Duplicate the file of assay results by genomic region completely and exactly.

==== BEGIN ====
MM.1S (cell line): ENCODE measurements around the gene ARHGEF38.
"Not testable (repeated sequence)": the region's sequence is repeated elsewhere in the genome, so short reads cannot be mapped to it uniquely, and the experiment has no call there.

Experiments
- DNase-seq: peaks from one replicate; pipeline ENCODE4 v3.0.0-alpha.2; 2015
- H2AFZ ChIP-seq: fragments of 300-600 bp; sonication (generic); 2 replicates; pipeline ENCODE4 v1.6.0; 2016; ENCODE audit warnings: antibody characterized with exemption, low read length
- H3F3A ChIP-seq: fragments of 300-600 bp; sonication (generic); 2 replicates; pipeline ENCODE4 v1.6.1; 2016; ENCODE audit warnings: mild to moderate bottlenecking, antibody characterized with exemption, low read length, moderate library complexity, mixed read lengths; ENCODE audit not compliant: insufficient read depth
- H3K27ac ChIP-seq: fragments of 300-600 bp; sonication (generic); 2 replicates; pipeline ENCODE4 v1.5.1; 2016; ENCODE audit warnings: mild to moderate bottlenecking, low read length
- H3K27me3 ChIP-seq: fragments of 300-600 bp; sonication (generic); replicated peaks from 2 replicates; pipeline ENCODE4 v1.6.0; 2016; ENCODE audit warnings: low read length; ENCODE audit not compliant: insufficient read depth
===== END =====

MM.1S (cell line): ENCODE measurements around the gene ARHGEF38.
"Not testable (repeated sequence)": the region's sequence is repeated elsewhere in the genome, so short reads cannot be mapped to it uniquely, and the experiment has no call there.

Experiments
- DNase-seq: peaks from one replicate; pipeline ENCODE4 v3.0.0-alpha.2; 2015
- H2AFZ ChIP-seq: fragments of 300-600 bp; sonication (generic); 2 replicates; pipeline ENCODE4 v1.6.0; 2016; ENCODE audit warnings: antibody characterized with exemption, low read length
- H3F3A ChIP-seq: fragments of 300-600 bp; sonication (generic); 2 replicates; pipeline ENCODE4 v1.6.1; 2016; ENCODE audit warnings: mild to moderate bottlenecking, antibody characterized with exemption, low read length, moderate library complexity, mixed read lengths; ENCODE audit not compliant: insufficient read depth
- H3K27ac ChIP-seq: fragments of 300-600 bp; sonication (generic); 2 replicates; pipeline ENCODE4 v1.5.1; 2016; ENCODE audit warnings: mild to moderate bottlenecking, low read length
- H3K27me3 ChIP-seq: fragments of 300-600 bp; sonication (generic); replicated peaks from 2 replicates; pipeline ENCODE4 v1.6.0; 2016; ENCODE audit warnings: low read length; ENCODE audit not compliant: insufficient read depth